So true 😊… I have been making food for four for the past seven months…One of them is allergic to commercial food..High end brand….No corn….after about six years…They are eating brown rice with Vegas…Always two Vegas….For more flavor…Adding some olive and a shake of thyme…Feed twice a day….It works great even …. a greater savings…I was looking for more of a change in recipe. I found your stew…It’s seems lot easier…And a good change from rice..Today is food cooking day…I will use chicken instead or a pot with liver too…Would lover beef but too expensive for their budget.. I would love any different recipe your have so I can change it up a bit….🐕 Their food does look great…Has no salt…And cook the same way I cook for myself…Thank you.

  12. Declan says

    I’ve got some ground venison in my freezer. About 6lbs to be honest. I was wondering if I could use the venison in place of the beef?

  13. says

    Thanks a lot for your informative post… Feeding homemade dog food is the best way to keep our little friend healthy and happy. But sometimes we do’t get enough time to make healthy food for our dog. Sometime people don’t know the proper recipes and they could not dare to make any food. I think your post will help those people and me as well. Please visit my site as well if you are looking for the best dry dog food reviews.

  14. Jan Patterson says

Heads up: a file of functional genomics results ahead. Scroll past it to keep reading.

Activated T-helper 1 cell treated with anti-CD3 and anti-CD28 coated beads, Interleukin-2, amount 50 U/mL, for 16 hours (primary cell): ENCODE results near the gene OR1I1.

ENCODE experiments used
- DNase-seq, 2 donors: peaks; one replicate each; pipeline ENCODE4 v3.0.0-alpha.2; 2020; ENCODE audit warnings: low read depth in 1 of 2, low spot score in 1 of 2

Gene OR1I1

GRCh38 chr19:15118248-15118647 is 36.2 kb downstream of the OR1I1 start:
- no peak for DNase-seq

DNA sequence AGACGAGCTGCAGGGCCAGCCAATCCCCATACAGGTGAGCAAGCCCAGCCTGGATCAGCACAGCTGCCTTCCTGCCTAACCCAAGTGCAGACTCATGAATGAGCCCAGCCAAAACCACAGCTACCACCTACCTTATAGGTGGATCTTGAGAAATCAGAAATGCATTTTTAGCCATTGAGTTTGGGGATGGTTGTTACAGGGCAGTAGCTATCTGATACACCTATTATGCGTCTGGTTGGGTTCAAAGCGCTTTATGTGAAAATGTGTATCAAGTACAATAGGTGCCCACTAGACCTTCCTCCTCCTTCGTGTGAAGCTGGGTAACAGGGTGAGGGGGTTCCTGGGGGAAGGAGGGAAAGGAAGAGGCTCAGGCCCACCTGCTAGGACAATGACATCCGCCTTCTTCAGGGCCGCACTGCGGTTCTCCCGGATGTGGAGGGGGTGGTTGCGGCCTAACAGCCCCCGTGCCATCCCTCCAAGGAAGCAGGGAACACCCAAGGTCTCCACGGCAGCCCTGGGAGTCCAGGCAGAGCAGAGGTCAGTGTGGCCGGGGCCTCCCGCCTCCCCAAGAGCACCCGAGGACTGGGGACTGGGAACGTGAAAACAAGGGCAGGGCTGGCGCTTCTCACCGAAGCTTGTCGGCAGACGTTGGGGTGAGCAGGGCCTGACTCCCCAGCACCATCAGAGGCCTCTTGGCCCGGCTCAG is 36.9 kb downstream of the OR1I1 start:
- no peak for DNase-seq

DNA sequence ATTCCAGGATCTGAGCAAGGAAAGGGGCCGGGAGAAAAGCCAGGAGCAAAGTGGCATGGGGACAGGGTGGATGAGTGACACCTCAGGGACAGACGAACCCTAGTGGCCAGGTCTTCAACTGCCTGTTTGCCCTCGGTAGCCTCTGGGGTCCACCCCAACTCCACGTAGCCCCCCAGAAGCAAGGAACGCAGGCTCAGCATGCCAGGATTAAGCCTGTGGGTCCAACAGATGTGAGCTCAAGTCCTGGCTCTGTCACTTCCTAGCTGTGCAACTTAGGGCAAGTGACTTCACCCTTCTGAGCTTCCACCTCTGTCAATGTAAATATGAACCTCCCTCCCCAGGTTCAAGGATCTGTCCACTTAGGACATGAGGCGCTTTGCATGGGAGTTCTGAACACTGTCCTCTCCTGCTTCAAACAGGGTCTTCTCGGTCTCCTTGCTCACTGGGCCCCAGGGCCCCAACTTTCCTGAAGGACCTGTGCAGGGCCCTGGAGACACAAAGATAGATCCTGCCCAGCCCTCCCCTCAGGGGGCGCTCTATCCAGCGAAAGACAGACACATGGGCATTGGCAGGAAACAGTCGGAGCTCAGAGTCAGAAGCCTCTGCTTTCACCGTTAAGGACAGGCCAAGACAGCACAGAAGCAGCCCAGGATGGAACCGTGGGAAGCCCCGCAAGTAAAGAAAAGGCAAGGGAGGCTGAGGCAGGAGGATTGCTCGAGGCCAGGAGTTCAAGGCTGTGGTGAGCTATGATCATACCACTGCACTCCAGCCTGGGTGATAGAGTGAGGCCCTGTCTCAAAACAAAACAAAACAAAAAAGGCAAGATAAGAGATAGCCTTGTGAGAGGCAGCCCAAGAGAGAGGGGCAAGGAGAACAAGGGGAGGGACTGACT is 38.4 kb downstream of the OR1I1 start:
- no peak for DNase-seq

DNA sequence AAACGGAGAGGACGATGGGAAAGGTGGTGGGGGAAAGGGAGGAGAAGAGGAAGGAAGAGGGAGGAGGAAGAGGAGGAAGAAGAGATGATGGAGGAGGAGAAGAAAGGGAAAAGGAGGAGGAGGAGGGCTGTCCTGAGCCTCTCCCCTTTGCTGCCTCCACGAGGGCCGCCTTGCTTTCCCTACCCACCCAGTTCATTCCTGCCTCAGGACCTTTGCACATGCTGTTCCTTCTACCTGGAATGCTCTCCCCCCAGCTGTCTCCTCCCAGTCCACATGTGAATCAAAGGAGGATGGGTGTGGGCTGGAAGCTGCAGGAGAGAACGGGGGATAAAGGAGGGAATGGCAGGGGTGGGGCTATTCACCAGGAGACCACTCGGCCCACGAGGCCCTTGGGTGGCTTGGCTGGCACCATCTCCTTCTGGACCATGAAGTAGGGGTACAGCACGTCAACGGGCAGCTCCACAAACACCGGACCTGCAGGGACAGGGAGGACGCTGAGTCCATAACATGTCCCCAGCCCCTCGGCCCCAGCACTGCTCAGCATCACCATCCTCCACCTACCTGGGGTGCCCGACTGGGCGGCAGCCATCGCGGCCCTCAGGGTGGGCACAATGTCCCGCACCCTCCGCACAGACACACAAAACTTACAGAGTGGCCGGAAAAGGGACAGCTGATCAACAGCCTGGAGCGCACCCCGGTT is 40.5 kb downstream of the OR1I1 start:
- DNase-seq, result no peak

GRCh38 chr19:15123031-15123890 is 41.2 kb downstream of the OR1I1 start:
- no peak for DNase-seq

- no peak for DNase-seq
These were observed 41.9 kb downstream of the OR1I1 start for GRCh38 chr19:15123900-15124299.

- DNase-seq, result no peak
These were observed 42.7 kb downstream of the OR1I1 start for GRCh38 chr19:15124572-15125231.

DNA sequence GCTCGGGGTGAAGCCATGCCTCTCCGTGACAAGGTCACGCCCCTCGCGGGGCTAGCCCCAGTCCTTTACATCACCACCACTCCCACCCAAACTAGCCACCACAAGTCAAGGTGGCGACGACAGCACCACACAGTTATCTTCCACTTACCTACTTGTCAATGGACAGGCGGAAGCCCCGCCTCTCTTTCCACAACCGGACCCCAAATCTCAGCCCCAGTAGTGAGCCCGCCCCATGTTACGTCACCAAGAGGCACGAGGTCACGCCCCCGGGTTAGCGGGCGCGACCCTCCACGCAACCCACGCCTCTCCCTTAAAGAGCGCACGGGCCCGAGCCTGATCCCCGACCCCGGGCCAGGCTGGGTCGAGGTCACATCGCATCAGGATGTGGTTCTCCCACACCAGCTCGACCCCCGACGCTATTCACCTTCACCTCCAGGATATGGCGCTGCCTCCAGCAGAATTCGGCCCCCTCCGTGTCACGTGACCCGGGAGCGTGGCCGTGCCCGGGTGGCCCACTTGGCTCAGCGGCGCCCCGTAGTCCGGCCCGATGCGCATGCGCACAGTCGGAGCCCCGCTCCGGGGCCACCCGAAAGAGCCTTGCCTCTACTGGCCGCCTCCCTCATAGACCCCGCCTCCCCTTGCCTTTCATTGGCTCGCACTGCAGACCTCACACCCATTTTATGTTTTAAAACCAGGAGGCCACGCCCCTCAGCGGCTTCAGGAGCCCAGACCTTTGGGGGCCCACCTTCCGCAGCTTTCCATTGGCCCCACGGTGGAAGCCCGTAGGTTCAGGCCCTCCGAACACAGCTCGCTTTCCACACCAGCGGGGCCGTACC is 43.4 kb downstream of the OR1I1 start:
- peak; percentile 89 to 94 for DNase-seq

Hi, I’m so glad people are so interested in feeding their dogs such a healthy diet. HOWEVER, with ALL due respect, I have Always heard/read/talked to vets who say to Never give dogs POTATOES. The potato is in the “nightshade” family & can be toxic to dogs. It may not affect them immediately, & you may get lucky & it not kill them , but it Can make them very sick. PLEASE be careful. The other thing I saw was that someone commented they were told to feed their pets chicken- BONES & all. You Can feed chicken With bones ONLY if the chicken is RAW. When cooked, the bones can splinter in there throat and all through their digestive tract, with potentially DEADLY results of perforation throughout their system. I cannot stress enough how DANGEROUS this can be. PLEASE DON’T FEED COOKED CHICKEN (or pork), WITH BONES, to you animals. (A friend lost their beloved pet by doing this = Heartbreaking). I don’t mean to be the “pet food Nazi”, but It’s just That important. You can call a vet’s office before you decide to make changes in your pets diet & ask them re: what you want to do & ask if it’s safe. They are usually more than happy to tell you what’s best/worst. BTW, while they can’t eat white potatoes, sweet potatoes are good treats for them or in their food. We dehydrate sweet potatoes, cut like french fries till they’re “chewy”. The dogs LOVE them & it’s good for their teeth. (We also cook them in their food,too) RAWHIDE Anything is another HUGE “NO-NO”. They can “swell” when saturated with saliva and cause an obstruction in their system. Rawhide=BAD! Sorry for all the gloom and doom, but we love our dogs, too, & want Yours to be healthy for a LONG time! Thanx for listening.